Thursday, February 24, 2011

William Black on the Supersized Banks

Here are some bits from an excellent article by William Black from Barry Ritholtz's The Big Picture blog:
What exactly is the function of the financial sector in our society? Simply this: Its sole function is supplying capital efficiently to aid the real economy. The financial sector is a tool to help those that make real tools, not an end in itself. But five fatal flaws in the financial sector’s current structure have created a monster that drains the real economy, promotes fraud and corruption, threatens democracy, and causes recurrent, intensifying crises.

1. The financial sector harms the real economy.

Even when not in crisis, the financial sector harms the real economy. First, it is vastly too large. The finance sector is an intermediary — essentially a “middleman”. Like all middlemen, it should be as small as possible, while still being capable of accomplishing its mission. Otherwise it is inherently parasitical. Unfortunately, it is now vastly larger than necessary, dwarfing the real economy it is supposed to serve. Forty years ago, our real economy grew better with a financial sector that received one-twentieth as large a percentage of total profits (2%) than does the current financial sector (40%). The minimum measure of how much damage the bloated, grossly over-compensated finance sector causes to the real economy is this massive increase in the share of total national income wasted through the finance sector’s parasitism.


2. The financial sector produces recurrent, intensifying economic crises here and abroad.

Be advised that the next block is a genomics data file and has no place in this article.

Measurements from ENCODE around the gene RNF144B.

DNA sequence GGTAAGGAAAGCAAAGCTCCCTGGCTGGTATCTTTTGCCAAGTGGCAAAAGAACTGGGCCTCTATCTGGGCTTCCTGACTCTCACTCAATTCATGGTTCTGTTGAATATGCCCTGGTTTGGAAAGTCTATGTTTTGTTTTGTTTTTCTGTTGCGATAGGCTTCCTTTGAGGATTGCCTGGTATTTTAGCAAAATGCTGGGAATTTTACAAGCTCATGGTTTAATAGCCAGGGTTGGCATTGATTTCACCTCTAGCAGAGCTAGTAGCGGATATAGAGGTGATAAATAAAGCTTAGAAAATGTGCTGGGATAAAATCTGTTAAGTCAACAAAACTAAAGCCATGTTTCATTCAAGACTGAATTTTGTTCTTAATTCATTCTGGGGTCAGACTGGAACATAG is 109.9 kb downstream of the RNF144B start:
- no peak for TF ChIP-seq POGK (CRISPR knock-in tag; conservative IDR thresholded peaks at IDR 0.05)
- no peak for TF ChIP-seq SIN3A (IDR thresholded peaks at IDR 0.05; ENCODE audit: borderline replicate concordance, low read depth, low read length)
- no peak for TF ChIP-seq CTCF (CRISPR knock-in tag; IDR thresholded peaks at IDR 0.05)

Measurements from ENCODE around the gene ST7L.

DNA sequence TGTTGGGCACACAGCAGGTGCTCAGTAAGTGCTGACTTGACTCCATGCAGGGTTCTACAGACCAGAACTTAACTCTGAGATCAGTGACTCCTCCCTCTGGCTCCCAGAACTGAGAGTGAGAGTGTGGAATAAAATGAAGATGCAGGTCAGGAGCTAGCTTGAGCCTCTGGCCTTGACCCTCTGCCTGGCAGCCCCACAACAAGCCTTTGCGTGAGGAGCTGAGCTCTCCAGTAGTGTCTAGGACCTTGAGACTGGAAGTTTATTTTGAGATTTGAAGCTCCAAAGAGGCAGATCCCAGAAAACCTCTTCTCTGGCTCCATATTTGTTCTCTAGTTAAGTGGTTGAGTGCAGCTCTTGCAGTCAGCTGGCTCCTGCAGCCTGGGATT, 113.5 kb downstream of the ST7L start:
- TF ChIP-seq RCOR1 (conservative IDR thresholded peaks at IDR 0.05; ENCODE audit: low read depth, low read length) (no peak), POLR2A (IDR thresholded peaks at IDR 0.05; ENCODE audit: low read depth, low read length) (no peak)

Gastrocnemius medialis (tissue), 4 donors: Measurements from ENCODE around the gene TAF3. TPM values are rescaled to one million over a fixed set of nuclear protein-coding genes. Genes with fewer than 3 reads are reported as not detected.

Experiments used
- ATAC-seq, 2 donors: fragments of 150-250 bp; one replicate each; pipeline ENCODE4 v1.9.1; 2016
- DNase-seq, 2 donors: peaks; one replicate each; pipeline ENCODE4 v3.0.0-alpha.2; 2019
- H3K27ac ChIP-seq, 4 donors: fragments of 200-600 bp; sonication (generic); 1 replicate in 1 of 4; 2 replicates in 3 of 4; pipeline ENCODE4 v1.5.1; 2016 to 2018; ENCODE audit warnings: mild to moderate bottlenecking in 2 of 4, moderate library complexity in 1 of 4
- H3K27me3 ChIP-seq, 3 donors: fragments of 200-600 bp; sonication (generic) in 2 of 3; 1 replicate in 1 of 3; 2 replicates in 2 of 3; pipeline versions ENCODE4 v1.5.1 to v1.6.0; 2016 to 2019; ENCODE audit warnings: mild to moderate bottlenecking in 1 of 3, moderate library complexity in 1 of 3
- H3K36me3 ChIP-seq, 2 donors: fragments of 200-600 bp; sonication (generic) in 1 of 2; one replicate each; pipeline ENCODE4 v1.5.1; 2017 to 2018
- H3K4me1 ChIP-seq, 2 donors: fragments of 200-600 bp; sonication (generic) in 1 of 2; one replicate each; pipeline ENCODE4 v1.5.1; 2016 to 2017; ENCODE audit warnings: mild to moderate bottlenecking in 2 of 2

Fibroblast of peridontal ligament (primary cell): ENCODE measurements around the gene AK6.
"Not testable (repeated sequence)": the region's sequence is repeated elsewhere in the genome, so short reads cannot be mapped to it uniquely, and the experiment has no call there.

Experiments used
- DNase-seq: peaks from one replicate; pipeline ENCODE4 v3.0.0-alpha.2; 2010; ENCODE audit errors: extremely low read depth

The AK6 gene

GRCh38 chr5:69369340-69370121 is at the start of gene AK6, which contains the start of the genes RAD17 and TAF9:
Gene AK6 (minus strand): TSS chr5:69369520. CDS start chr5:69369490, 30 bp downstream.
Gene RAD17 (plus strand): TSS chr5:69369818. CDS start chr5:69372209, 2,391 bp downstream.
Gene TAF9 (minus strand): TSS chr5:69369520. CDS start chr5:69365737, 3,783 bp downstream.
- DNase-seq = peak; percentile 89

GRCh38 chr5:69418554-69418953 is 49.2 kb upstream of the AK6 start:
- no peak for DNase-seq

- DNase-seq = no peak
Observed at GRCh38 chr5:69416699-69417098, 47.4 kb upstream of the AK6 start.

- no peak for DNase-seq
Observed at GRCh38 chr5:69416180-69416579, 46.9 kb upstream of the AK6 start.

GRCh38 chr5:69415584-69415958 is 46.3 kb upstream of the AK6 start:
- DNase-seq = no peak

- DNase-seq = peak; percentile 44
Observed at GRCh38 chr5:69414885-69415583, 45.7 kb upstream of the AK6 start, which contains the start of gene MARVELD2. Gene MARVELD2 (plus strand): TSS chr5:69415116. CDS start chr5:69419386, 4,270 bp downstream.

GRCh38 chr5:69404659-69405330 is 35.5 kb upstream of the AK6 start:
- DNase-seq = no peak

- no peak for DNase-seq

The current crisis is only the latest in a long list of economic crises caused by the financial sector. When it is not regulated and policed effectively, the financial sector produces and hyper-inflates bubbles that cause severe economic crises. The current crisis, absent massive, global governmental bailouts, would have caused the catastrophic failure of the global economy. The financial sector has become far more unstable since this crisis began and its members used their lobbying power to convince Congress to gimmick the accounting rules to hide their massive losses. Secretary Geithner has exacerbated the problem by declaring that the largest financial institutions are exempt from receivership regardless of their insolvency. These factors greatly increase the likelihood that these systemically dangerous institutions (SDIs) will cause a global financial crisis.

3. The financial sector’s predation is so extraordinary that it now drives the upper one percent of our nation’s income distribution and has driven much of the increase in our grotesque income inequality.

4. The financial sector’s predation and its leading role in committing and aiding and abetting accounting control fraud combine to:

• Corrupt financial elites and professionals, and

• Spur a rise in Social Darwinism in an attempt to justify the elites’ power and wealth. Accounting control frauds suborn accountants, attorneys, and appraisers and create what is known as a “Gresham’s dynamic” — a system in which bad money drives out good. When this dynamic occurs, honest professionals are pushed out and cheaters are allowed to prosper. Executive compensation has become so massive, so divorced from performance, and so perverse that it, too, creates a Gresham’s dynamic that encourages widespread accounting fraud by both financial firms and firms in the real economy.